Riots followed the bombing, which struck as Shia worshippers marked Ashoura, the holiest event on the Shia Muslim calendar.

Karachi religious and political leaders have called for a strike for Friday to condemn the attack, one of the worst in the city since 2007.

Shops torched

Angry mourners torched hundreds of cars and shops, threw stones at ambulances and fired bullets into the air.

"Our office and the whole building is completely burnt. Everything has been destroyed," Saleem Khan, who runs a car rental business in the city, told the Reuters news agency.

In video

Pakistan blast hits Shia procession

Authorities called for reinforcements from the city of Hyderabad, 170km away.

Asif Ali Zardari, Pakistan's president, later blamed group's such as the Pakistani Taliban for trying to turn Shia and Sunni Muslims against each other.

"A deliberate attempt seems to be afoot by the extremists to turn the fight against militants into a sectarian clash and make the people fight against one another," he said in a statement.

Imran Khan, Al Jazeera's correspondent in Islamabad, said: "The Shia community would certainly have been the specific target of this attack.

"The Shia are in the minority but make up a significant number of Pakistanis.

"They are woven into the fabric of Pakistan. However, they are under attack for their beliefs."

'Atmosphere of fear'

Fazal Qureshi, the chief editor of the Pakistan Press International news agency, told Al Jazeera: "These processions cover long distances, they were marching through the central road when suddenly the bomber blew himself up.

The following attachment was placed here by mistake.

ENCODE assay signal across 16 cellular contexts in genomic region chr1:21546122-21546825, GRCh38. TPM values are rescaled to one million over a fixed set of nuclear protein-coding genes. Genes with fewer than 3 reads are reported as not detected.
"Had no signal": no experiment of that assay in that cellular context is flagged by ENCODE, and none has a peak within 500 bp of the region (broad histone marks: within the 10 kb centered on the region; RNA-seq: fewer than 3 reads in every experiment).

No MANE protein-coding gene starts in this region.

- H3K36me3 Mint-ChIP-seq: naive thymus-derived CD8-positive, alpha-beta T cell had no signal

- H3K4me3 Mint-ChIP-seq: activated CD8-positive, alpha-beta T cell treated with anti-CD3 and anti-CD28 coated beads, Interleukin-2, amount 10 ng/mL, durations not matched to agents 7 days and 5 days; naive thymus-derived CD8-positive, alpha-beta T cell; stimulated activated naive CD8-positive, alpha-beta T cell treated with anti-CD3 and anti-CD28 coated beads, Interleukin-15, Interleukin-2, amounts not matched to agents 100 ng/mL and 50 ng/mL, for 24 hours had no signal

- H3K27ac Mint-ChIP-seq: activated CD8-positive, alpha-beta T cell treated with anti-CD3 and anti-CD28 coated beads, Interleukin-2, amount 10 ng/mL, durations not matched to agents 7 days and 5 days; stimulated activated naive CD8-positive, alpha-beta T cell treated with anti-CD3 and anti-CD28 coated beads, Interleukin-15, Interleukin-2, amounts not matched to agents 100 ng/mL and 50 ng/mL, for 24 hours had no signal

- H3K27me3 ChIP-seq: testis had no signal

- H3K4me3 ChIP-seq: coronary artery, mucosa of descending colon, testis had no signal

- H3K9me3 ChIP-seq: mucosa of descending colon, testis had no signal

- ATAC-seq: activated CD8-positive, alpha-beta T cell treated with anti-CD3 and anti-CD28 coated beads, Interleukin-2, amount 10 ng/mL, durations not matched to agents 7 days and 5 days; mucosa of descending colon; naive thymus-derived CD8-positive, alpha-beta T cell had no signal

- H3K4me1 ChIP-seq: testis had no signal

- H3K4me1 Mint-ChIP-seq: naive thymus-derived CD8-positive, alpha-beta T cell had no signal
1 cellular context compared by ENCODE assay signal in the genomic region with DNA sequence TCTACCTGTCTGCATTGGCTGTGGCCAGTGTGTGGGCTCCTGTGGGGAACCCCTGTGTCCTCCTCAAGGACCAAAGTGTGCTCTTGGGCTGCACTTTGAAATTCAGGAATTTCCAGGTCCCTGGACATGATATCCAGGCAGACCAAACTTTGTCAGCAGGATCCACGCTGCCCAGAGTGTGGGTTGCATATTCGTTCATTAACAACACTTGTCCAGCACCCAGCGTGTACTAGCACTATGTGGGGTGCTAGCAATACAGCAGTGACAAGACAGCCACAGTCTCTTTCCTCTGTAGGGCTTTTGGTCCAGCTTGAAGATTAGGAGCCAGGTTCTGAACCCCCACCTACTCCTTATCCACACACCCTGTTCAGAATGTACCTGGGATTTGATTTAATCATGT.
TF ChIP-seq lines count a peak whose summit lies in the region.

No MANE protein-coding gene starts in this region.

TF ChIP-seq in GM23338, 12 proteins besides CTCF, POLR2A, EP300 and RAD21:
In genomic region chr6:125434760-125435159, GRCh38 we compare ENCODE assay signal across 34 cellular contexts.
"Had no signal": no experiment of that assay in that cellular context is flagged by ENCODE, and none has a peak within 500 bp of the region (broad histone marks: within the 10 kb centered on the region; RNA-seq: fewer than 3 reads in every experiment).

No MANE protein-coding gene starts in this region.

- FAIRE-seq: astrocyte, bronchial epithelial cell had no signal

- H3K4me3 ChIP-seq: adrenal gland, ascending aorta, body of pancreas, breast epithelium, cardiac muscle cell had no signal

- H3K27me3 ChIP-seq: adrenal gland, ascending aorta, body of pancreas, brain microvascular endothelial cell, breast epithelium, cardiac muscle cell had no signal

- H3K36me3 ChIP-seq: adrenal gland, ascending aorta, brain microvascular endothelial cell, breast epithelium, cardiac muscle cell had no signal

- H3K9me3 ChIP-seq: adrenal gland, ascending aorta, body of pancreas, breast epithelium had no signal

"It is impossible to stop someone who is prepared to die. There is an atmosphere of fear throughout the city."

Supporters of the government staged a pro-democracy rally a day after the attack [AFP]
Talat Hussain, the director of news and current affairs at local Aaj TV, told Al Jazeera that there were claims that the fires had been set to further stoke the tensions

"This is exceedingly damaging because as reports now filter out ... there is a suggestion and credible information that deliberate arson was made to spread the mayhem," he said.

"Therefore the question that is being asked is whether this was not an extraordinary reaction but an attempt to exploit an already bad situation.

"Who are these people who were indulging in burning businesses down?"

"Police arrested more than 100 people in past months who were plotting to launch attacks in Karachi," he said.

Pakistan had tightened security to protect mass processions before Ashoura, deploying tens of thousands of police and paramilitary forces.

The attack in Karachi was the third on the commemorations in Pakistan this year.

A suicide attack at a Shia mosque in Pakistani-administered Kashmir on Sunday killed seven people, while wxplosives wounded 17 people in Karachi on the same day.